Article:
Some kids run fast and punt well. Some kids join every club and ace every test. Some kids simply do the right thing, and those are the kids that the community celebrated in April. The Elizabeth …
This item is available in full to subscribers.
If you're a print subscriber, but do not yet have an online account, click here to create one.
Click here to see your options for becoming a subscriber.
If you made a voluntary contribution of $25 or more in Nov. 2018-2019, but do not yet have an online account, click here to create one at no additional charge. VIP Digital Access Includes access to all websites
Some kids run fast and punt well. Some kids join every club and ace every test. Some kids simply do the right thing, and those are the kids that the community celebrated in April.
The Elizabeth Education Foundation applauds those quiet, well-deserving, students annually at their S.T.A.R.S. (Students Taking Accounting and Responsibility Seriously) awards banquet. This year, 52 local kids received medals for their subtle forms of heroism at the April 14 ceremony held in the Elizabeth High School cafetorium.
The foundation transformed the cafetorium with decorations, linen napkins and tablecloths, and table settings fit for a wedding. Students who earned the award last year acted as ushers and servers, and one even played in the string ensemble throughout dinner. Cafeteria staff cooked chicken and mashed potatoes, and Nothing Bundt Cakes was enlisted for dessert — hundreds of miniature chocolate cakes.
“For the school district, it was a very posh event,” said Mary Smith, president of the Elizabeth Education Foundation.
The ceremony began after the 240 guests, which included the nominees, family members and nominators, finished dinner. Students felt the excitement of being praised, and the anxiety of the total mystery surrounding their award; they did not know who nominated them nor for what reason. So as they stood on stage next to the master of ceremonies, they found out for the first time what the act was that landed them the community’s approval.
“Brooke is one of those people who just gets things done and yet sometimes her valuable contributions are overlooked by others,” emcee and foundation supporter Jace Glick read from a mystery nominator. “And, most importantly, she is a humble, kind and generous person that her peers and her teachers respect.”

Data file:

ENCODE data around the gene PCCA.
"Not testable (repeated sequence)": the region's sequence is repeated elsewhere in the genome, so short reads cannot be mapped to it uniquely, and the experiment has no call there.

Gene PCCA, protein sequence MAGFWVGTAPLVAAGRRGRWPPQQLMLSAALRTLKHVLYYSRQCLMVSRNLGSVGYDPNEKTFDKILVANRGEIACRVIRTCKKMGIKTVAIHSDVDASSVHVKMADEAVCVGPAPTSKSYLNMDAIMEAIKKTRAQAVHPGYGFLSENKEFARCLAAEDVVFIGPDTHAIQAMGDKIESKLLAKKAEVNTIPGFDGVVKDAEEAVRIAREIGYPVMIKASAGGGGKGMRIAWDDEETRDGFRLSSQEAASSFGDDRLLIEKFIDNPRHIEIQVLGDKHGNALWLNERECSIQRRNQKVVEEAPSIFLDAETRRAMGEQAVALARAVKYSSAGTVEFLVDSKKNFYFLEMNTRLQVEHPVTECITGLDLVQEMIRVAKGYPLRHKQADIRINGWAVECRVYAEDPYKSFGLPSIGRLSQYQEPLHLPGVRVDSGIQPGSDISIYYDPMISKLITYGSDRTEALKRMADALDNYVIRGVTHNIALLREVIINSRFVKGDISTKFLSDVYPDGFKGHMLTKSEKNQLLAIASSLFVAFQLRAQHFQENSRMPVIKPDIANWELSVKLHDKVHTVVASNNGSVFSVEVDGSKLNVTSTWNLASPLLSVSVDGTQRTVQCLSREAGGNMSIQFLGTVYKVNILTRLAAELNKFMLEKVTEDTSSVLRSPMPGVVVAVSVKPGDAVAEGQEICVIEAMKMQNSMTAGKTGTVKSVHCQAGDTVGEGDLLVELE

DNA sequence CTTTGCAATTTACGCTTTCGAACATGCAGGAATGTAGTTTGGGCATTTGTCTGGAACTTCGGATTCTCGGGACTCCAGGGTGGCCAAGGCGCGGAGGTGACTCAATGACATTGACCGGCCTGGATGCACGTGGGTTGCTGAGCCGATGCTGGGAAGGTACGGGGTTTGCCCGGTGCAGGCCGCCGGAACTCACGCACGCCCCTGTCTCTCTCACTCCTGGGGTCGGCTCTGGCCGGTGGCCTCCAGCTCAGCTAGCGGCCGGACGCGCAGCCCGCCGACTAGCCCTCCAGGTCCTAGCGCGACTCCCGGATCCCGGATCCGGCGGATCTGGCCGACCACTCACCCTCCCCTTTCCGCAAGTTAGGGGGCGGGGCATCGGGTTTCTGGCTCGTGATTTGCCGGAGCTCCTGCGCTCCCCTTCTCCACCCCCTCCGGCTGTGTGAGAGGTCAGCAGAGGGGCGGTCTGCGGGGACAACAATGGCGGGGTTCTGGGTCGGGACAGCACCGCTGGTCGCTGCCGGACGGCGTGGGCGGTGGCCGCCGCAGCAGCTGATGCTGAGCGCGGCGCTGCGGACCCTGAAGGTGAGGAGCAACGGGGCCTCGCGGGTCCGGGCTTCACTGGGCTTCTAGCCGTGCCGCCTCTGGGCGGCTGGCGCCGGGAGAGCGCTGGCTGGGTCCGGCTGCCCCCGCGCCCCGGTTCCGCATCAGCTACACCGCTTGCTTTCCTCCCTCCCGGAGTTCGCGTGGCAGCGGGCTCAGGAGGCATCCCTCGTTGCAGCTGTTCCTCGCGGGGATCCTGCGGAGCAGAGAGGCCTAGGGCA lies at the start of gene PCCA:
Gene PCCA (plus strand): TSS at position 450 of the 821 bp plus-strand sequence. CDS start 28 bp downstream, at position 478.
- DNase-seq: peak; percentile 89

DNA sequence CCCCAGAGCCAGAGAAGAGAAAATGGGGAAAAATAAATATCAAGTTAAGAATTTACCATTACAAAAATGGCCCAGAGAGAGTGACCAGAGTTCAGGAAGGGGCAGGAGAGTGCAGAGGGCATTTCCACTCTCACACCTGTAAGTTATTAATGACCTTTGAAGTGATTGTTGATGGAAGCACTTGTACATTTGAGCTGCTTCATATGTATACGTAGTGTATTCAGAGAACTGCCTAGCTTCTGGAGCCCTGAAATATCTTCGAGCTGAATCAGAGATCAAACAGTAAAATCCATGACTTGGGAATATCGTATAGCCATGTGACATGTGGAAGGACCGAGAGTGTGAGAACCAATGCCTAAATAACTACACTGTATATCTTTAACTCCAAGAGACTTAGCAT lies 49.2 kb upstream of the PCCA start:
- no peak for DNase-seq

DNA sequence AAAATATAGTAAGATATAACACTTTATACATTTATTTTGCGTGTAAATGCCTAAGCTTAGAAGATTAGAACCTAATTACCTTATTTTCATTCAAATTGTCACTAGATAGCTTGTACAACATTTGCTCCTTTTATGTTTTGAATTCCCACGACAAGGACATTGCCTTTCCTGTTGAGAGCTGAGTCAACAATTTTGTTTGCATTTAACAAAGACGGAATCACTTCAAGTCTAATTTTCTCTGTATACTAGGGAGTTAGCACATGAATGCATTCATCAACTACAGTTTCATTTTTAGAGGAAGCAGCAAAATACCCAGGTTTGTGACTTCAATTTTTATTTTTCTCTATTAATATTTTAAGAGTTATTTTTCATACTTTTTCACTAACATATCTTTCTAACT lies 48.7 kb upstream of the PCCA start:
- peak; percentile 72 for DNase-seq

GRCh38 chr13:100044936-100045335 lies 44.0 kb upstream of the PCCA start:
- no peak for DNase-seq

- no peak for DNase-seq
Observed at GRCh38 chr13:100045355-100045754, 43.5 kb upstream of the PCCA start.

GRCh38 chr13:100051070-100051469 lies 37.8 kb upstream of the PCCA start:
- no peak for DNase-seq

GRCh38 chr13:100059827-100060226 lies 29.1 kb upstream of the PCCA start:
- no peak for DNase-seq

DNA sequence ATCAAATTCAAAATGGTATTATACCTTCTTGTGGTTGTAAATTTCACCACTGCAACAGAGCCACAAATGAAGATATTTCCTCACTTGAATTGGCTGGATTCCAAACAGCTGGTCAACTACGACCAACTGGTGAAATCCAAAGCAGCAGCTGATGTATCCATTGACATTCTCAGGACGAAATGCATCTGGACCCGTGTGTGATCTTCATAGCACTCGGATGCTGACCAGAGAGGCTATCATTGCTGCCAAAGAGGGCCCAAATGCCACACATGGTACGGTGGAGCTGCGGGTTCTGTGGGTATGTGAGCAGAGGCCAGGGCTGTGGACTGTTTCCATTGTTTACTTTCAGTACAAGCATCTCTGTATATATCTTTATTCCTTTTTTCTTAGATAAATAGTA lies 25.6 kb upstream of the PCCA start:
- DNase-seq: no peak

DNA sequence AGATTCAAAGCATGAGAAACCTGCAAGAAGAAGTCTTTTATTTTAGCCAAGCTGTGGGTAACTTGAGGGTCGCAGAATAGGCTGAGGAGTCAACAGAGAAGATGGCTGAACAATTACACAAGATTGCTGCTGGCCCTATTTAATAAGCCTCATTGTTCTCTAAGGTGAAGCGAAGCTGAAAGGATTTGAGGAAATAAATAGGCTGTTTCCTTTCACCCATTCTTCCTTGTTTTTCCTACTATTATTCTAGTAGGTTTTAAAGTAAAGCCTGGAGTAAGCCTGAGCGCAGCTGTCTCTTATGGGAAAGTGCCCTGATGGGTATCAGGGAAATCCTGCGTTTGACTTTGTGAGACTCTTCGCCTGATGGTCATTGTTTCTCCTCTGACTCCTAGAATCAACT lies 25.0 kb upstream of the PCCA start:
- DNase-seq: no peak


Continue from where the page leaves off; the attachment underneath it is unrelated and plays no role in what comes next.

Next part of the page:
Glick went on to say how Brooke Woods keeps her grades up, is a member of the Peer Support Group, volunteers at two health-care facilities, and was part of a team that competed nationally at the Future Business Leaders Business Presentation.
“Annalie (Peterson) is an intelligent, kind, insightful, and giving student who is a positive role model for her peers,” Glick said. “From her schoolwork to her volunteer and extracurricular activities, Annalie works hard at everything she sets her mind to and is a true STAR in the Elizabeth community.”
Annalie also does swimming and gymnastics, and supports her church and the Dumb Friends League through volunteer efforts, Glick added before moving on to the next nominee.
“For two years, Ian has been one of my most hard-working and dedicated students,” Glick read aloud. “He is a positive presence in the classroom and will often ask me how my day is going. Ian is truly a wonderful part of EHS and our community.”
Glick continued on, saying that Ian Armstrong tries his best in the class, the marching field, and on stage.
And that’s how the night continued until all 52 students were honored for how they conduct themselves on a regular basis.
Though the ceremony will be held again next year, this was Smith’s last event after being secretary for four years and president for seven years — a role she felt compelled to extend so that the foundation could continue until a new president stepped in. The foundation’s founders created this honor of achievement 20 years ago.
“I view the award as a kind of citizenship award. These are responsible, cool kids,” Smith said. “We have some of the best kids out here.”
Other items that may interest you
We have noticed you are using an ad blocking plugin in your browser.
The revenue we receive from our advertisers helps make this site possible. We request you whitelist our site.